Despite the biological and economic importance of [P.] pneumotropica in relation to experimental animals, the virulence factors and the pathogenesis of [P.] pneumotropica infections are largely unknown. Nevertheless, in the last years these infectious agents received an increased importance and putative virulence factors such as hemolysin-like proteins similar to RTX toxin  and their immunogenic role have been considered . The immunogenic and protective role of several outer membrane proteins of [P.] pneumotropica have also been studied recently . The increasing interest in [P.] pneumotropica characterization is also underlined by the report of the first genome sequence for this species . Although [P.] pneumotropica as a pathogen was less investigated, its potential as a model organism in the mouse, to study some pathogenic processes such as periodontal bone resorption [26, 27] or the role of toll-like receptor 4 in the gram-negative bacterial pneumonia  has been recognized. The ability of [P.] pneumotropica to evade the human complement was also documented recently . It is known that many pathogenic Pasteurellaceae species of big animals are strictly adapted to their host species. For this reason, we believe that the mouse is not an ideal animal model to study pathogenesis aspects like colonization for big animal Pasteurellaceae and that [P.] pneumotropica can serve as prototype for investigations of other related Pasteurellaceae in vivo, due to its adaptation to the mouse, the animal species most easily and frequently used in experimental studies.
The aim of the present investigation was to analyze if [P.] pneumotropica biotypes Jawetz and Heyl and [A.] muris produce a biofilm and, if so, to look if this phenomenon is prevalent among the field isolates. Moreover, we aimed to characterize the thickness and the chemical composition of the biofilm and to test whether the susceptibility to antibiotics in biofilms was different to that of the planktonic cells for these obligate inhabitants of the mouse mucosa. We demonstrate for the first time that both [P.] pneumotropica biotypes but not [A.] muris are able to form robust biofilms in vitro, which seems to consist predominantly of proteins and extracellular DNA (eDNA). Moreover, we reveal that this phenotype is widely spread among the field isolates and might interfere with the sensitivity to antibiotics.
Materials and Methods
Bacterial strains and culture conditions
A total of 60 mouse Pasteurellaceae strains (Table 1), consisting of 17 isolates of [P.] pneumotropica biotype Jawetz (including the type strain Frederiksen P421T = CCUG12398T), 25 isolates of [P.] pneumotropica biotype Heyl (including the type strain ATCC12555T) and 18 [A.] muris isolates (including the type strain CCUG16938T) were used in this study. The clinical strains were isolated during the periodically health monitoring  of the mice from the Animal Research Facility of the Heinrich-Heine-University in Düsseldorf and identified by standard biochemical tests as well as by the 16S–23S rDNA internal spacer profile and PCR as described previously [5, 21, 31]. The isolates were propagated from -80°C stocks onto Columbia blood-agar plates (Biomerieux, Nuertingen, Germany) for approximately 30 h at 37°C under aerobic conditions. Isolated colonies were further inoculated in brain heart infusion (BHI) broth (Sigma-Aldrich, Steinheim, Germany), overnight (approx. 16–18 h) at 37°C. The overnight cultures were used as inoculum for the following experiments.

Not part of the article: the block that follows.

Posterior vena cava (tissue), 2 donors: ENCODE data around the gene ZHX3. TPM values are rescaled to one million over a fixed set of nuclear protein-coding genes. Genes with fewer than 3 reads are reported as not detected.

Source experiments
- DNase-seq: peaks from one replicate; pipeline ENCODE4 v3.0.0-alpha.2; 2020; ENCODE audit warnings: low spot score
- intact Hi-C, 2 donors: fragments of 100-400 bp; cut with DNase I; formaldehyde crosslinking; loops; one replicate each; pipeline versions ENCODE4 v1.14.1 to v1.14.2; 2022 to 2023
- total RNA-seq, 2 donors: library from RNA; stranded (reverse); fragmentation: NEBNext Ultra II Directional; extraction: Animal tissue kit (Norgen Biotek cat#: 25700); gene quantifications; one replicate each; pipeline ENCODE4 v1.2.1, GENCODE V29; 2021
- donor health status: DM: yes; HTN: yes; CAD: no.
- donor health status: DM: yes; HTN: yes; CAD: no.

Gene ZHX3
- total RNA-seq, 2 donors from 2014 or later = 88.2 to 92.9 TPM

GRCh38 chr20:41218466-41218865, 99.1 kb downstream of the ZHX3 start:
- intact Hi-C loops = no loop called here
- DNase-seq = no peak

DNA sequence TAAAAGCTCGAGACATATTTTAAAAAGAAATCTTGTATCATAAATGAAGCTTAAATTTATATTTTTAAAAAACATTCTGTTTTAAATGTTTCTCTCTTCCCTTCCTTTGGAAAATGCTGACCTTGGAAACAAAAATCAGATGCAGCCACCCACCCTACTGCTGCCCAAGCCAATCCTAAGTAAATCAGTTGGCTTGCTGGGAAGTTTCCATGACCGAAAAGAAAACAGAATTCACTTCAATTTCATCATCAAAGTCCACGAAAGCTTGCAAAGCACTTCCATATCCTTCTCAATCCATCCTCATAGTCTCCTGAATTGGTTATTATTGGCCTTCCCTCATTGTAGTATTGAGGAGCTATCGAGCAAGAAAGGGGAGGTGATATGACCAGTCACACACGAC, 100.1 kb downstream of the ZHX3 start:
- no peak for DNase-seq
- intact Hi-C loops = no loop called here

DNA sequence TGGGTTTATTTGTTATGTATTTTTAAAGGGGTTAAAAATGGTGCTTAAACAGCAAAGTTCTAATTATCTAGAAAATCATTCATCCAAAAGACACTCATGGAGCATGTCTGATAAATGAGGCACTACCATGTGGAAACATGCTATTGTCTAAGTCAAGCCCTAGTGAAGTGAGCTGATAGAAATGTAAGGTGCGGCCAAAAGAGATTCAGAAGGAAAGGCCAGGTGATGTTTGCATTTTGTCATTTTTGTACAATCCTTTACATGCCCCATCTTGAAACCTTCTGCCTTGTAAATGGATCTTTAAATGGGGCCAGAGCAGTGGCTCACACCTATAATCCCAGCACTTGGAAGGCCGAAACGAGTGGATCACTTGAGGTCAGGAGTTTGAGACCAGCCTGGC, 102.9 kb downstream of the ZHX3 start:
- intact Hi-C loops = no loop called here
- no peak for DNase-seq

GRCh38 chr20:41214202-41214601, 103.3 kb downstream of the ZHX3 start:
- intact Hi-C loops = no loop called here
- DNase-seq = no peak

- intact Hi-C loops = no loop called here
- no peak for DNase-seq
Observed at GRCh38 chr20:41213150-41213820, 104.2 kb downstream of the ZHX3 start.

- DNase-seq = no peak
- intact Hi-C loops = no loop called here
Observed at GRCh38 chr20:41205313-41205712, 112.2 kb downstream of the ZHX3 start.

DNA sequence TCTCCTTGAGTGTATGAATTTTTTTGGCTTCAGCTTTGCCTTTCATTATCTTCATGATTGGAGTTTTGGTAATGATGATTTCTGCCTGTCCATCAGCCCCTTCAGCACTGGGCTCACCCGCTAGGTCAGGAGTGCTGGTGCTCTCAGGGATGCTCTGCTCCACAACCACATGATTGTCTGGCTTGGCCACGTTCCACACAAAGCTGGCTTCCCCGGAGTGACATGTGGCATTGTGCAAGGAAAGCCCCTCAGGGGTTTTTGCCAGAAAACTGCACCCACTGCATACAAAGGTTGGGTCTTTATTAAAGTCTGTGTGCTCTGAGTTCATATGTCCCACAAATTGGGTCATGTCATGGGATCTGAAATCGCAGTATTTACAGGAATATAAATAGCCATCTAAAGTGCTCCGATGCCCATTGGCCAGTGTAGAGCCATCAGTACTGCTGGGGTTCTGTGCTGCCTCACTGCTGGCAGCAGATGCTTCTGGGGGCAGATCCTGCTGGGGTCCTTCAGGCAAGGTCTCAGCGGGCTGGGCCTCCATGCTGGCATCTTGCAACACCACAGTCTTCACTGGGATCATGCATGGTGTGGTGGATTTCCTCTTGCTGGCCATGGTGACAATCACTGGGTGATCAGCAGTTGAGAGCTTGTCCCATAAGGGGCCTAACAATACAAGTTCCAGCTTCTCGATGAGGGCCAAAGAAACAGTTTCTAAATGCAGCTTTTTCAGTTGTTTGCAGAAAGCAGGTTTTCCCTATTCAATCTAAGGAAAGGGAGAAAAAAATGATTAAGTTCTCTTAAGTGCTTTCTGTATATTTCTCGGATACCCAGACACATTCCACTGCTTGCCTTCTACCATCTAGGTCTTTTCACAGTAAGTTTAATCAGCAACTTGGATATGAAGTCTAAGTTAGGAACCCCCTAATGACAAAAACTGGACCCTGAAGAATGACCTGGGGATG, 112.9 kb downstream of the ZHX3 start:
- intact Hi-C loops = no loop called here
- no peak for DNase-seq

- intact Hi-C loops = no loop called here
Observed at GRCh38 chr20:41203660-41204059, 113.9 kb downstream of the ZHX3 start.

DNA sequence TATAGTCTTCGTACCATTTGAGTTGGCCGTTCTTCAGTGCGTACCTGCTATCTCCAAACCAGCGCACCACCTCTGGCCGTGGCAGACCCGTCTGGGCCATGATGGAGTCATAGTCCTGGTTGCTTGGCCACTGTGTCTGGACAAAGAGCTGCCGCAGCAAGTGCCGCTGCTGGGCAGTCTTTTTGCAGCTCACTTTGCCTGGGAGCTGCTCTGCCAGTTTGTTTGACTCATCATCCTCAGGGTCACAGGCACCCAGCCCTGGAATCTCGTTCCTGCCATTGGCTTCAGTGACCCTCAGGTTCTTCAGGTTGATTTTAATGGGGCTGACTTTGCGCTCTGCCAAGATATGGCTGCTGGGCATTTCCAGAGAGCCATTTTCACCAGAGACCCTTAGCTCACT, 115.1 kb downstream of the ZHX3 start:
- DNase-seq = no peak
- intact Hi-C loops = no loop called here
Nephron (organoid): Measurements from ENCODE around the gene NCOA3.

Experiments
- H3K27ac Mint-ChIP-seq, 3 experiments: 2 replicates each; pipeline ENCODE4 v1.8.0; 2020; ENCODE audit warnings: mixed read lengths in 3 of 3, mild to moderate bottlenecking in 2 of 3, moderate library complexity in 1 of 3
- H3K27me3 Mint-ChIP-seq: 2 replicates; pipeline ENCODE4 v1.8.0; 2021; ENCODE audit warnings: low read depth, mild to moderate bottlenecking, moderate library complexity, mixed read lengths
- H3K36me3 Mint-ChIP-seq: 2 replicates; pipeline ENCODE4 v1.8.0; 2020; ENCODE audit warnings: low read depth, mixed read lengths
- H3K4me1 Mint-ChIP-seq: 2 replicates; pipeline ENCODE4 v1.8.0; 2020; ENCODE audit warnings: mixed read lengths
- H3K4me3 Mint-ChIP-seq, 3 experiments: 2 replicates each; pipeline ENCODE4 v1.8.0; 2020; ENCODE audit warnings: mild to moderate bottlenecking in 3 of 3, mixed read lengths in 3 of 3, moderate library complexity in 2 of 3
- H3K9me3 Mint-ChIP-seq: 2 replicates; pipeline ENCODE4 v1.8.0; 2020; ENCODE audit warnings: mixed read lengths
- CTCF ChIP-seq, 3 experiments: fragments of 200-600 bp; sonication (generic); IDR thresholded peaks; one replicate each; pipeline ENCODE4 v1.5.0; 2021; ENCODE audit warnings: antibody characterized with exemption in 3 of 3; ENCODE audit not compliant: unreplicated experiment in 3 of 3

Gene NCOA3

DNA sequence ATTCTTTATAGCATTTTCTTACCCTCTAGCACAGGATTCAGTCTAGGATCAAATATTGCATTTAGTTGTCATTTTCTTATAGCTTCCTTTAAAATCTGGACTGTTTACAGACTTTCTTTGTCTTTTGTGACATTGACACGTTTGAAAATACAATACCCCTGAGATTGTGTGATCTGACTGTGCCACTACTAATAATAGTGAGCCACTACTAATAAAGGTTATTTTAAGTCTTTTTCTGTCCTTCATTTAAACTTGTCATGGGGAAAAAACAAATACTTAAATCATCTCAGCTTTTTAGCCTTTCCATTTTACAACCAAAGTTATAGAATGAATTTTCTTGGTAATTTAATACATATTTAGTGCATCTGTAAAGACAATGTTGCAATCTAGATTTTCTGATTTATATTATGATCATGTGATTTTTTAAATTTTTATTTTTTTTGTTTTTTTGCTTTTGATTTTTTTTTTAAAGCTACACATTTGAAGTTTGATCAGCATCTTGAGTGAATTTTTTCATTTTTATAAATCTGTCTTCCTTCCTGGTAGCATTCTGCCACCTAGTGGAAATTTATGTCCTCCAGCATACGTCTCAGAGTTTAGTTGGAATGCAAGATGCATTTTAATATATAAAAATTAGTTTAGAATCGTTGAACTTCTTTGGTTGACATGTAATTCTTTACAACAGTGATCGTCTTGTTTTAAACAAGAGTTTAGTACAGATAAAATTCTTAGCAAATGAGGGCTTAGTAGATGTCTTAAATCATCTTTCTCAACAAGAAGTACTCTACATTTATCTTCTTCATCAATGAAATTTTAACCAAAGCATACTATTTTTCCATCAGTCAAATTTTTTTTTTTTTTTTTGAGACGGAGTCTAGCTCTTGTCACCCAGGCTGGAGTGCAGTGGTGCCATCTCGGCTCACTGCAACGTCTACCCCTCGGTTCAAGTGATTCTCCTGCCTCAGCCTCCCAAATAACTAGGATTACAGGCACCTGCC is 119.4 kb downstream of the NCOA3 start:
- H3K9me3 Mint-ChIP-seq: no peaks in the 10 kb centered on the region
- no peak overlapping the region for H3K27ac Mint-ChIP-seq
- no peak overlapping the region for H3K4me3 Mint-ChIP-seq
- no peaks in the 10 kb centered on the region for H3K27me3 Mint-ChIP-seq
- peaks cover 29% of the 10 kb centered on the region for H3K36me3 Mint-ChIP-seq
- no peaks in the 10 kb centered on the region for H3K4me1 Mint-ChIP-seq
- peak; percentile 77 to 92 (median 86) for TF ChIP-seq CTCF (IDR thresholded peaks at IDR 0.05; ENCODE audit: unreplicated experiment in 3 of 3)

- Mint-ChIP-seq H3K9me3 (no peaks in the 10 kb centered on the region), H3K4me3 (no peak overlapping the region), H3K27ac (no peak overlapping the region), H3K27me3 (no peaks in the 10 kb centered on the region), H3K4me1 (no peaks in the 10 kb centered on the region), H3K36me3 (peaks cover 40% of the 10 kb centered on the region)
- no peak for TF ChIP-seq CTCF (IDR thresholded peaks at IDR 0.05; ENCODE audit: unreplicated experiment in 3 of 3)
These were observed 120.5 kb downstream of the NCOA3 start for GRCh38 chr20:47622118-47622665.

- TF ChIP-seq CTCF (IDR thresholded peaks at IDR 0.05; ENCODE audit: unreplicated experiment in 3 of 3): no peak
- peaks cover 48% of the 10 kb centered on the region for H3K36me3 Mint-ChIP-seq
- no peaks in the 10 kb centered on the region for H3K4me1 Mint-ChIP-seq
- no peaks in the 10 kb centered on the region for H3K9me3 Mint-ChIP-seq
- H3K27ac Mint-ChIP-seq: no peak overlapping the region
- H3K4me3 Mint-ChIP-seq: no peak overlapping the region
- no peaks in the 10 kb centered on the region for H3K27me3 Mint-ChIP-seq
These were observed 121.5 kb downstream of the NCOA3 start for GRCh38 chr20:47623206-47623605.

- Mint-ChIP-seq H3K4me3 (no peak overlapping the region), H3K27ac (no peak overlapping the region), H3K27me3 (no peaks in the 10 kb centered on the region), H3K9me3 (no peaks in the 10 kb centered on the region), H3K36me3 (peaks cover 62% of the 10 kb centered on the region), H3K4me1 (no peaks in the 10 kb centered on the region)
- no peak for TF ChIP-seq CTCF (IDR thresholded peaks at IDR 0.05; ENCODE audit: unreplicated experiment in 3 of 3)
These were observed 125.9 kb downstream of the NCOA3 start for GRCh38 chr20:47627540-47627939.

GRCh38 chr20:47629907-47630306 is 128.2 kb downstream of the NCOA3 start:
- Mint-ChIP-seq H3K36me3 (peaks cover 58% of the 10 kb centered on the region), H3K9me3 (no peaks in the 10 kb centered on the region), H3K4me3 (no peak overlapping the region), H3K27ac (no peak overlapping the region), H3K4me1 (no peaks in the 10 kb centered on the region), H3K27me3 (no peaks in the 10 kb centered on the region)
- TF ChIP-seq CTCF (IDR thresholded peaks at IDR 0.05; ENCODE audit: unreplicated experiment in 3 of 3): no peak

Biofilm assay in microtiter plates and glass tubes
To quantify biofilm formation in microtiter plates and glass tubes the protocols described previously by  and  respectively were adapted with some modifications. In brief, the bacterial strains were grown overnight in 10 ml BHI, then 20 μl culture was mixed with 2 ml fresh warm BHI in laboratory glass tubes 16 x 100 mm. Subsequently, 100 μl of the diluted culture was transferred in triplicate to 96-well plates (Rotilabo®-microtest plates, Carl-Roth, Karlsruhe, Germany). The 96-well plates and the glass tubes with the remaining culture were incubated aerobe, under static conditions for 24 h at 37°C, when the culture medium was removed and the recipients were rinsed once with tap water (pH 7.3). Subsequently, 100 μl or 2 ml of 1% crystal violet dye (Merck, Darmstadt, Germany) was added to each well and glass tube respectively for 15 min at room temperature. Following, the plates and the tubes were washed three times with water and the excess water was removed from the plates and glass tubes by tapping the inverted recipients on paper towel. The glass tubes were allowed to dry and then photographed, whereas the biofilm formed in the 96-well plates was quantified by recording the absorbance at 540 nm after addition of 100 μl of 70% ethanol for 15 min at room temperature to solubilize the crystal violet. Wells containing only BHI were used as controls and their OD540 values were subtracted from all the samples. Glass tubes containing sterile BHI were included as well as controls and compared with the inoculated tubes.
Confocal laser scanning microscopy (CLSM)